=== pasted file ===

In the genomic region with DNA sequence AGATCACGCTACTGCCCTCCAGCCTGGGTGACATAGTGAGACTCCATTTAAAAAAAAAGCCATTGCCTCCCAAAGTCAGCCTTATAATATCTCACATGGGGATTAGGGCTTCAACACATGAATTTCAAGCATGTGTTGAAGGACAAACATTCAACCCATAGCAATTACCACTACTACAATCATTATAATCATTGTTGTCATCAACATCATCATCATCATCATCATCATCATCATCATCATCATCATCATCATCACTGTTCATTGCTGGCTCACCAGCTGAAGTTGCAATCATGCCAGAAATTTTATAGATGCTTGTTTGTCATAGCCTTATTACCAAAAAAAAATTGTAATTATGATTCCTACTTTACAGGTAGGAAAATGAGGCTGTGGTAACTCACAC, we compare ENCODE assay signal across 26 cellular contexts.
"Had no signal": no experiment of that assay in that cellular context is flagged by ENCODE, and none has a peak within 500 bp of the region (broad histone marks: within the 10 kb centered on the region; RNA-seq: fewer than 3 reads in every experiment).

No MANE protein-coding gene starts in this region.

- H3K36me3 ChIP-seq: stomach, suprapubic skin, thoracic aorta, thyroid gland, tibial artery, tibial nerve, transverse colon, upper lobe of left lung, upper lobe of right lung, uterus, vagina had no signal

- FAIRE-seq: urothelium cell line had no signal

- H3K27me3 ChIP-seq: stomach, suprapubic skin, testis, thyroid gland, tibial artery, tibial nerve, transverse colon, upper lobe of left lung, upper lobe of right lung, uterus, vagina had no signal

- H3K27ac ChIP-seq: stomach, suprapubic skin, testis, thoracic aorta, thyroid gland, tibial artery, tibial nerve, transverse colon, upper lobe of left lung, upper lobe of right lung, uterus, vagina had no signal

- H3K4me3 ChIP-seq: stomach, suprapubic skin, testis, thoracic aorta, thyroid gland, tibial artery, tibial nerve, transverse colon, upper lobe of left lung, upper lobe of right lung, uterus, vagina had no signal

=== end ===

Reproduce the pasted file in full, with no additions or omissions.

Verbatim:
In the genomic region with DNA sequence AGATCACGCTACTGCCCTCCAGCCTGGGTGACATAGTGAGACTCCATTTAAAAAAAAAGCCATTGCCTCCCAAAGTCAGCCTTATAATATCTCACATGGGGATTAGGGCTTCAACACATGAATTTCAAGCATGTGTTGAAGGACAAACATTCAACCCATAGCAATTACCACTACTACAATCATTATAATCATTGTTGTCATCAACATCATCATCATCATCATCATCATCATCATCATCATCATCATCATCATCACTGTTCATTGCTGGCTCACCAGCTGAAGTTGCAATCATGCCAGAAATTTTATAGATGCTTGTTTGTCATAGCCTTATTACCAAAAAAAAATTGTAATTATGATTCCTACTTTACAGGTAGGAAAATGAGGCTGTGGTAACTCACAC, we compare ENCODE assay signal across 26 cellular contexts.
"Had no signal": no experiment of that assay in that cellular context is flagged by ENCODE, and none has a peak within 500 bp of the region (broad histone marks: within the 10 kb centered on the region; RNA-seq: fewer than 3 reads in every experiment).

No MANE protein-coding gene starts in this region.

- H3K36me3 ChIP-seq: stomach, suprapubic skin, thoracic aorta, thyroid gland, tibial artery, tibial nerve, transverse colon, upper lobe of left lung, upper lobe of right lung, uterus, vagina had no signal

- FAIRE-seq: urothelium cell line had no signal

- H3K27me3 ChIP-seq: stomach, suprapubic skin, testis, thyroid gland, tibial artery, tibial nerve, transverse colon, upper lobe of left lung, upper lobe of right lung, uterus, vagina had no signal

- H3K27ac ChIP-seq: stomach, suprapubic skin, testis, thoracic aorta, thyroid gland, tibial artery, tibial nerve, transverse colon, upper lobe of left lung, upper lobe of right lung, uterus, vagina had no signal

- H3K4me3 ChIP-seq: stomach, suprapubic skin, testis, thoracic aorta, thyroid gland, tibial artery, tibial nerve, transverse colon, upper lobe of left lung, upper lobe of right lung, uterus, vagina had no signal